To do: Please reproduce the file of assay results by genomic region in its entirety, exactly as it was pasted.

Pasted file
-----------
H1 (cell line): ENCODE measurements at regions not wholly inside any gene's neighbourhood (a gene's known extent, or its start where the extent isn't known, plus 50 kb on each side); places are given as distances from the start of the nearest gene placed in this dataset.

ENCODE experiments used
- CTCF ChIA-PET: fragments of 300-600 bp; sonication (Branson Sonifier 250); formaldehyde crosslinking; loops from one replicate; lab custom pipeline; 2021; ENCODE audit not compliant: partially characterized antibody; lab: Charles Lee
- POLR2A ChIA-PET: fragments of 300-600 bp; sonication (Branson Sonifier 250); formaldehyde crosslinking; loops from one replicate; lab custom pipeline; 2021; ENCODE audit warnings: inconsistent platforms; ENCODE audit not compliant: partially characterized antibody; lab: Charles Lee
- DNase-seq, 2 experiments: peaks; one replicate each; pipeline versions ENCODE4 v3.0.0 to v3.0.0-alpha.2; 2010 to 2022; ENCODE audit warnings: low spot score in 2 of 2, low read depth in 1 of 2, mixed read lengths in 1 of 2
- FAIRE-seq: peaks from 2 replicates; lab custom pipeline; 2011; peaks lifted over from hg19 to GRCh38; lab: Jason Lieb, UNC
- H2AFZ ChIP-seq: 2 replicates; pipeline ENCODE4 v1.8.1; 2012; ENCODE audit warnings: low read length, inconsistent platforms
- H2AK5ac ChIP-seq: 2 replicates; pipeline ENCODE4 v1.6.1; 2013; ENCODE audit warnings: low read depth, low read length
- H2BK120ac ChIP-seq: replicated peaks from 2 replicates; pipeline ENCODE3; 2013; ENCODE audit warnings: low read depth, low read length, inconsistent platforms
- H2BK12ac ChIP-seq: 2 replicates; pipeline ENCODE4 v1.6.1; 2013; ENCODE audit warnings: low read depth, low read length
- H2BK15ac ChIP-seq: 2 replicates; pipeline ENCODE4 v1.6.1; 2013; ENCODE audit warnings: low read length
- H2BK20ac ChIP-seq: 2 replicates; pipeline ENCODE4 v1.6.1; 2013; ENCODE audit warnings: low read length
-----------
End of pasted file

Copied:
H1 (cell line): ENCODE measurements at regions not wholly inside any gene's neighbourhood (a gene's known extent, or its start where the extent isn't known, plus 50 kb on each side); places are given as distances from the start of the nearest gene placed in this dataset.

ENCODE experiments used
- CTCF ChIA-PET: fragments of 300-600 bp; sonication (Branson Sonifier 250); formaldehyde crosslinking; loops from one replicate; lab custom pipeline; 2021; ENCODE audit not compliant: partially characterized antibody; lab: Charles Lee
- POLR2A ChIA-PET: fragments of 300-600 bp; sonication (Branson Sonifier 250); formaldehyde crosslinking; loops from one replicate; lab custom pipeline; 2021; ENCODE audit warnings: inconsistent platforms; ENCODE audit not compliant: partially characterized antibody; lab: Charles Lee
- DNase-seq, 2 experiments: peaks; one replicate each; pipeline versions ENCODE4 v3.0.0 to v3.0.0-alpha.2; 2010 to 2022; ENCODE audit warnings: low spot score in 2 of 2, low read depth in 1 of 2, mixed read lengths in 1 of 2
- FAIRE-seq: peaks from 2 replicates; lab custom pipeline; 2011; peaks lifted over from hg19 to GRCh38; lab: Jason Lieb, UNC
- H2AFZ ChIP-seq: 2 replicates; pipeline ENCODE4 v1.8.1; 2012; ENCODE audit warnings: low read length, inconsistent platforms
- H2AK5ac ChIP-seq: 2 replicates; pipeline ENCODE4 v1.6.1; 2013; ENCODE audit warnings: low read depth, low read length
- H2BK120ac ChIP-seq: replicated peaks from 2 replicates; pipeline ENCODE3; 2013; ENCODE audit warnings: low read depth, low read length, inconsistent platforms
- H2BK12ac ChIP-seq: 2 replicates; pipeline ENCODE4 v1.6.1; 2013; ENCODE audit warnings: low read depth, low read length
- H2BK15ac ChIP-seq: 2 replicates; pipeline ENCODE4 v1.6.1; 2013; ENCODE audit warnings: low read length
- H2BK20ac ChIP-seq: 2 replicates; pipeline ENCODE4 v1.6.1; 2013; ENCODE audit warnings: low read length